A further challenge for moderators is to make sure that the allocated time is observed. This applies to jury meetings as well as hearings. The same amount of time is allotted to all applications at the jury meetings. At the hearings, the moderators must make sure that the applicants do not exceed the predetermined maximum time for a presentation. This is to ensure that all funding applicants are subject to the same conditions.
For these reasons, great importance is attached to moderating in selection processes. It is required that the moderator brief the chairperson of the jury as well as the other jury members accordingly. The role of moderator should therefore be assigned to a person that is very familiar with the objectives of the programme.

A selection process geared to equal opportunities requires a balanced assessment committee

The balance in a selection process concerns, on the one hand, the gender ratio and on the other the allocation of roles on an assessment committee. Appointing a reasonable number of women on assessment committees ensures diversity, which contributes to a plurality of views in the discussions. The roles may be assigned according to subject matter or independent of thematic foci. The allocation of roles serves to ensure that all selection criteria provided for in the selection process are discussed and assessed to the same extent. At the FFG, applications are assessed and evaluated according to the following areas of criteria: relevance of the project with regard to the tender objectives, technical excellence, economic relevance and suitability of the funding applicants. With these criteria in mind, jury members may represent the following expert views:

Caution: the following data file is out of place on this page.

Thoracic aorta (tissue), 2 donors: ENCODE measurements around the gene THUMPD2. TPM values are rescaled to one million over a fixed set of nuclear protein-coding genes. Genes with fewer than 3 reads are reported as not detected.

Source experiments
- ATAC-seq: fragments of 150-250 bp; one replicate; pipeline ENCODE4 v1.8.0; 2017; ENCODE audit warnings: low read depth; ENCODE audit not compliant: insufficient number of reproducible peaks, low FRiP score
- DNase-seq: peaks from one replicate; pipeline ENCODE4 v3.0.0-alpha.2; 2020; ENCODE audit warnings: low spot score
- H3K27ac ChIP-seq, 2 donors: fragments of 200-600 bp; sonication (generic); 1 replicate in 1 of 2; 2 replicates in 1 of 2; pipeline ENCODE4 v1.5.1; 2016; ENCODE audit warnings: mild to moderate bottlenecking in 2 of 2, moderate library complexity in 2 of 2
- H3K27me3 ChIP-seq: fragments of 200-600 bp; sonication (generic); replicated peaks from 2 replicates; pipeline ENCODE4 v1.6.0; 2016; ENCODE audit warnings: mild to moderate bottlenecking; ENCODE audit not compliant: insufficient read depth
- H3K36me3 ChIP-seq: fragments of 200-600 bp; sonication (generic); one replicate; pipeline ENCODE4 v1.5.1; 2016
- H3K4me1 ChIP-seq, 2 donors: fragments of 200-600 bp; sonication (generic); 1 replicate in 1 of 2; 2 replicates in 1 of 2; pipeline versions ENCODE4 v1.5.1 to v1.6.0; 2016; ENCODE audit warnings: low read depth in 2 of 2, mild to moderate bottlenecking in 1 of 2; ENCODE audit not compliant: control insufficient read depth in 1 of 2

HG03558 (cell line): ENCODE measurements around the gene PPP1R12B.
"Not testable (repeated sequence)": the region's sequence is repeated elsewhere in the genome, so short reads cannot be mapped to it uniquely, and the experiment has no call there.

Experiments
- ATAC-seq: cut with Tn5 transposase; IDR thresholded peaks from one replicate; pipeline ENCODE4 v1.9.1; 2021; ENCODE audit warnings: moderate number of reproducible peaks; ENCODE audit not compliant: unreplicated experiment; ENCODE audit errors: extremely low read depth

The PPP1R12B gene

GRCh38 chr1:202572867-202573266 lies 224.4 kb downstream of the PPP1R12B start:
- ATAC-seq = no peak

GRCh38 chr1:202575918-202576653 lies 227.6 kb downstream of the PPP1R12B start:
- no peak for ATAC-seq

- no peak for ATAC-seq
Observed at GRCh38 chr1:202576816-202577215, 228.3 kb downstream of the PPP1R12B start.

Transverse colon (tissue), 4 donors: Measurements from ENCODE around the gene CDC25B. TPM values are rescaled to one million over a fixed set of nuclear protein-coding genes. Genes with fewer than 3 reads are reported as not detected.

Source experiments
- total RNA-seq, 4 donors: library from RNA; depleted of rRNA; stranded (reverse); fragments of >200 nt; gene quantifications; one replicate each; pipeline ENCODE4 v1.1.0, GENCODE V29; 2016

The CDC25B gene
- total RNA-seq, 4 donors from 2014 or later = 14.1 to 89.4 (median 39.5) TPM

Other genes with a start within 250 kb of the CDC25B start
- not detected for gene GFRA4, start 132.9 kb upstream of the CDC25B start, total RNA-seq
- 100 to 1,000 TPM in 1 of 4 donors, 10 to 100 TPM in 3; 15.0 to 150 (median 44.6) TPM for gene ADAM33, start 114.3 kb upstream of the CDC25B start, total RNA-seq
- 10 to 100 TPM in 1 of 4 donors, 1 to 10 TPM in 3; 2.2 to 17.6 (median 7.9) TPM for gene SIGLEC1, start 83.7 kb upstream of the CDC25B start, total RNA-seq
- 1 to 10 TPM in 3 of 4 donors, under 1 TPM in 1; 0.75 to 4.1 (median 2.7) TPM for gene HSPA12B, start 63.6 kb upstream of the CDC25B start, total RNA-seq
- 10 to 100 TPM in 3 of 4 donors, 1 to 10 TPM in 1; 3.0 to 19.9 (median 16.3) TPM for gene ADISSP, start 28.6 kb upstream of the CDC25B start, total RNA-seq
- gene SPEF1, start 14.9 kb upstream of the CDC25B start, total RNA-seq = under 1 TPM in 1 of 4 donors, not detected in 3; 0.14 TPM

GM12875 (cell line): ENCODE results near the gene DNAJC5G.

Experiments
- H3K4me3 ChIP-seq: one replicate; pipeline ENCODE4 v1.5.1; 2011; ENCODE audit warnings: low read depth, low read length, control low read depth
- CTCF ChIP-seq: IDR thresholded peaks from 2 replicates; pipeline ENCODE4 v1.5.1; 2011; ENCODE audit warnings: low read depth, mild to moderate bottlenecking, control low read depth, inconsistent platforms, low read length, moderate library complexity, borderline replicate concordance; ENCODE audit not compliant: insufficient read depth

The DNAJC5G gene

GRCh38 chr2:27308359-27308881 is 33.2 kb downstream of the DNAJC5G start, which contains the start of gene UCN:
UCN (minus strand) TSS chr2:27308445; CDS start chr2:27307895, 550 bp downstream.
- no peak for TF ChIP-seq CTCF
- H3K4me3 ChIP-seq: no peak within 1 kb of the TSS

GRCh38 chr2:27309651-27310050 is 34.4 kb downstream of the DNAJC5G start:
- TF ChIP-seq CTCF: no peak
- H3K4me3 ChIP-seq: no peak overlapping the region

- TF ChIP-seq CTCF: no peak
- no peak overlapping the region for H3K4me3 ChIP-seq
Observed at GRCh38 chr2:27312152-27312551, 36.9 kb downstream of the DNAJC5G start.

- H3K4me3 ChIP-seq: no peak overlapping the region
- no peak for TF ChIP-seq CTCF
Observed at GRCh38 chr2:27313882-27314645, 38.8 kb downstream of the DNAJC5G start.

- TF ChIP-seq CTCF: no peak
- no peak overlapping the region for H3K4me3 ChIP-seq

• Science & innovation (subject-related role)
  • Economy & innovation (subject-related role)
  • Gender in R&D (role independent of a subject matter)
  • Human potential (role independent of a subject matter)
  • Research management (role independent of a subject matter)

A selection process geared to equal opportunities is only useful when project implementation includes monitoring and target reviews

Monitoring of the funded projects must take into account those objectives that are first stated in the funding application and later evaluated. In order to ensure that the selection criteria are met, the actual consequences in case the targets formulated in the application are not met must be considered critically. For one thing is certain: the best selection process is useless if it fails to examine whether the objectives stated in the application are actually met.
For example, besides information regarding scientific progress, the number of publications, conference attendance, etc., information on the number of scientific staff according to

  • type of employment,
  • age group,
  • income and
  • function

may be provided to check whether targets have been met in the areas of management and personnel development. Such information should be divided into male and female subcategories to comply with the demands of gender monitoring. Obligatory gender budgeting is established in law (Federal Constitutional Act, article 13, paragraph 3). Impact-oriented budgeting, taking the actual equality of women and men into account, will come into effect as of 1 January 2013 (Amendments to the Budget Law Reform, 2nd stage).
Besides quantitative indicators, the review of qualitative indicators is recommended as well. In this context, reviewability should be especially considered from the onset.

It is obvious from the abovementioned information that a selection process geared to equal opportunities does not require a great deal of effort. Care must be taken to ensure that the programme team’s actions are consistent in any case. It seems that, if this is achieved, the type of selection process presented may be applied to other funding formats.